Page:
8.1 years ago by
Washington University School of Medicine, St. Louis, USA
If you want to align RNA-seq reads with an aligner designed for DNA mapping you can create a custom reference genome that contains the chromosomes plus a database of exon-exon junctions. This deals with the issue of mapping reads across exon-exon junctions, but it limits your detection to those junctions that you define in your database. Several groups have used this approach to align RNA-seq reads with BWA and other aligners that are not 'splice-aware'. If your reads are long (>75 bp), the simplest solution is probably just to use TopHat to align your reads against a standard reference genome. It will definitely do a better job than simply using SOAP2 against the standard reference genome. In addition to TopHat there are many other 'splice-aware' aligners designed with RNA-seq reads in mind. These include: TopHat, SpliceMap, MapSplice, hmmSplicer, Supersplat, SOAPsplice, etc.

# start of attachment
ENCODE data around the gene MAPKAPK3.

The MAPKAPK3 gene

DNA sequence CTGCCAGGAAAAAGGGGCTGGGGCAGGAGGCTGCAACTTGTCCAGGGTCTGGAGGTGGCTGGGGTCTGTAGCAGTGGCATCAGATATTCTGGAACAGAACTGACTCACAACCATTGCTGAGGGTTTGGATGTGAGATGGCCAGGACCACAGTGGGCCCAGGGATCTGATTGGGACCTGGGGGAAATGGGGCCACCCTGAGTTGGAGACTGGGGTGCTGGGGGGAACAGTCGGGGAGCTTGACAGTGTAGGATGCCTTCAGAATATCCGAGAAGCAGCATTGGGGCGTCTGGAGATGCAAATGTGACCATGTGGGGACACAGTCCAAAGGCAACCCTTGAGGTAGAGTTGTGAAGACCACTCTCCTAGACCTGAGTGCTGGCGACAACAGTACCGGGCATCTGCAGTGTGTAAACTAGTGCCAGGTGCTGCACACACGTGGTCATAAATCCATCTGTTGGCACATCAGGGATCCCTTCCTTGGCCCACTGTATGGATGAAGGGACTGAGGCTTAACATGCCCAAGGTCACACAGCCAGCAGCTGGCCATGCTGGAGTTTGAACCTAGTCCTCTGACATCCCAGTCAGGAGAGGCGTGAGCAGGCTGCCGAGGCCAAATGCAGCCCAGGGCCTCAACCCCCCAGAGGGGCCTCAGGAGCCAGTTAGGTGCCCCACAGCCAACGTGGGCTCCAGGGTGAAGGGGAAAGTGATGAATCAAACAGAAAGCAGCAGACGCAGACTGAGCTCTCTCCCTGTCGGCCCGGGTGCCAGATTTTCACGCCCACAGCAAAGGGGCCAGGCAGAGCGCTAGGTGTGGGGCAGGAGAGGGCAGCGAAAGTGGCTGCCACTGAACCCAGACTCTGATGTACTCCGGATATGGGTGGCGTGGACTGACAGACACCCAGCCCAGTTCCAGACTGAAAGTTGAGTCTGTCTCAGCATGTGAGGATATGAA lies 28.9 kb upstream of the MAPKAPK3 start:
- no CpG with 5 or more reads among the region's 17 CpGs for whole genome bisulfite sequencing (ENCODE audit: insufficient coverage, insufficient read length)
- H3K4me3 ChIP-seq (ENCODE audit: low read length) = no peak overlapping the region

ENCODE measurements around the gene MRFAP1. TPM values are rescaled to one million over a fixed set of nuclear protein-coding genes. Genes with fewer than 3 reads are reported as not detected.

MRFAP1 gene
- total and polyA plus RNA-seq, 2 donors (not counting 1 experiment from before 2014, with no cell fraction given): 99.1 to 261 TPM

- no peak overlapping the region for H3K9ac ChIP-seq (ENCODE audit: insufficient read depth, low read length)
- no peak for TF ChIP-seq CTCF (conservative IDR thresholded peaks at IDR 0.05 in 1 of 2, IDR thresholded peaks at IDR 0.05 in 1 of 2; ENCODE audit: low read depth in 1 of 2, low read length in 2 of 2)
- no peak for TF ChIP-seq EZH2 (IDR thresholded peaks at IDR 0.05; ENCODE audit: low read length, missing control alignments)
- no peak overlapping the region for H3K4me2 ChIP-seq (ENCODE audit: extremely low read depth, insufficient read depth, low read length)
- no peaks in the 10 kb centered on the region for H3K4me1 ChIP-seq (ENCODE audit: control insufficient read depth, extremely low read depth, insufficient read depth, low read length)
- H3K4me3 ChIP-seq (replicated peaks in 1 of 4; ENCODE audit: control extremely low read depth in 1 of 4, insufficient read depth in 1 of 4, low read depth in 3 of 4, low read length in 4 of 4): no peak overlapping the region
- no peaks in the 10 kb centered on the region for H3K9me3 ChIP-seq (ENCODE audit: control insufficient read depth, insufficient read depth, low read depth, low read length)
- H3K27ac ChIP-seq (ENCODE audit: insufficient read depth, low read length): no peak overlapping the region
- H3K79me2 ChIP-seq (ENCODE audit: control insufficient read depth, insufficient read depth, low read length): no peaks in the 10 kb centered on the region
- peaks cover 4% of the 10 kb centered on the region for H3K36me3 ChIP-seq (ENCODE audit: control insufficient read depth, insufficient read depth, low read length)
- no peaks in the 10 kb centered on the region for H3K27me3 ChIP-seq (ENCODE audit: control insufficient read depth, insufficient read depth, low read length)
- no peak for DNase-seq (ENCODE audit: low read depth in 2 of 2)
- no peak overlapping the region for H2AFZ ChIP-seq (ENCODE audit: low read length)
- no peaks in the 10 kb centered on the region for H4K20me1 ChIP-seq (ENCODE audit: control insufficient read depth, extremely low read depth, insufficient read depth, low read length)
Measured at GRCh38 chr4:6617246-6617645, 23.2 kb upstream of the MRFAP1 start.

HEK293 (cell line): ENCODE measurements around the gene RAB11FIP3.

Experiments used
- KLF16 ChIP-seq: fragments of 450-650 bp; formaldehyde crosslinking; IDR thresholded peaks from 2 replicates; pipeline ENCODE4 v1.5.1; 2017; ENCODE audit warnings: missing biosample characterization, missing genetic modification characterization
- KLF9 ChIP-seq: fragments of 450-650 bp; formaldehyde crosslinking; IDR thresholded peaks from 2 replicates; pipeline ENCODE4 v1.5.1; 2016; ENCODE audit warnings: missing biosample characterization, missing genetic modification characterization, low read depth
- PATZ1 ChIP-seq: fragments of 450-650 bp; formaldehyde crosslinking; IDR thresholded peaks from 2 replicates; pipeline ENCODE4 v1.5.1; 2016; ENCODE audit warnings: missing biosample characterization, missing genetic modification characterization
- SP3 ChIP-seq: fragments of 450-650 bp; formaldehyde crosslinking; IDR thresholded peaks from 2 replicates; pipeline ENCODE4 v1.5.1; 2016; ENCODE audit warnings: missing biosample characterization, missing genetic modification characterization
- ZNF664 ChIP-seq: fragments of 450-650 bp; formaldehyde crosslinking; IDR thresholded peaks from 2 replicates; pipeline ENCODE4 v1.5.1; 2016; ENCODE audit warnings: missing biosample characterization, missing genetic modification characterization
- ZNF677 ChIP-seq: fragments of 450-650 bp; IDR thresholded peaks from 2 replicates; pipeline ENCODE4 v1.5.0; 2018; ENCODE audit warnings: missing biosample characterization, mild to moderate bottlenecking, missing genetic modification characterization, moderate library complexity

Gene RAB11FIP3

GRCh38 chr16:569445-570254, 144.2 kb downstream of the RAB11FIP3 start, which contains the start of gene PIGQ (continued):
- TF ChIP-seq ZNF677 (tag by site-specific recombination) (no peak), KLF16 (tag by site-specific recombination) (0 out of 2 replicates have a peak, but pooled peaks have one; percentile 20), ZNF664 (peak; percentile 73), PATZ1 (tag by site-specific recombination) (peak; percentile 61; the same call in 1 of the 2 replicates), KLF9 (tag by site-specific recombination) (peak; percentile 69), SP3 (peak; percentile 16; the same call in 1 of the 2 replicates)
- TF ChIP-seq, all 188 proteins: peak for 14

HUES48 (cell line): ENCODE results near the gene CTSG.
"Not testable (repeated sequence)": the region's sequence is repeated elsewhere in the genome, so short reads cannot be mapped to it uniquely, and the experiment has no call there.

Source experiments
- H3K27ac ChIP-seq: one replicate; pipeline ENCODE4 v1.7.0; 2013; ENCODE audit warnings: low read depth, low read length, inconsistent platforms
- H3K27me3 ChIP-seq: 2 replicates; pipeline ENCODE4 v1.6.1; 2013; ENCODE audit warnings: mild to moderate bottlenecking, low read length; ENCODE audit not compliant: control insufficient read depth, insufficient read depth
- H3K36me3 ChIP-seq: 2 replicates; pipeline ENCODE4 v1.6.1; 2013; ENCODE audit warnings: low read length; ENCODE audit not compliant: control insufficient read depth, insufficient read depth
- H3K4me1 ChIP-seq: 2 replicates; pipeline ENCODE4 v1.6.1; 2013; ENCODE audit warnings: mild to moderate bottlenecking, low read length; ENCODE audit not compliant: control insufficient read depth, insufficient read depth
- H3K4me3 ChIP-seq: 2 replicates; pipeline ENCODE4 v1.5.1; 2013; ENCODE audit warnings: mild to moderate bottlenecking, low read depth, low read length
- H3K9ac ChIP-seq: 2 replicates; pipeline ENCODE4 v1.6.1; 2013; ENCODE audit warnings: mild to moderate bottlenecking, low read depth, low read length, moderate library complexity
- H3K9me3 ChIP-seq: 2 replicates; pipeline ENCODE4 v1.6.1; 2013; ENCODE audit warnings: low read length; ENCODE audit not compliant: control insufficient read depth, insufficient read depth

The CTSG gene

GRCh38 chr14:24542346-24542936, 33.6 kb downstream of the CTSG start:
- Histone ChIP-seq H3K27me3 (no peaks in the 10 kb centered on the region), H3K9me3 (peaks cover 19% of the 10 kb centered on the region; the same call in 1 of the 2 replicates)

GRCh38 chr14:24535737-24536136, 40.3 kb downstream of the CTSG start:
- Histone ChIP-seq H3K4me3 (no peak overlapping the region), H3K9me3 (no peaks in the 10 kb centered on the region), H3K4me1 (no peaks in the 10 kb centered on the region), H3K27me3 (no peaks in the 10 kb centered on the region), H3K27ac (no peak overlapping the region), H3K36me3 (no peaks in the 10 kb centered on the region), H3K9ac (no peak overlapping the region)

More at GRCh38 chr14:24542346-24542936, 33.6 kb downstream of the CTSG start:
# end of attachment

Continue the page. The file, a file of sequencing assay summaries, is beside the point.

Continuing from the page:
Of course there are also many other older splice aware aligners that would produce useful results but are too slow to be practical when aligning the number of reads typical in an RNA-seq experiment. These include: BLAT, Exonerate, Spidey, Splign, etc. They might still be useful in the context of performing an evaluation of the next-gen splice-aware aligners with a test data set.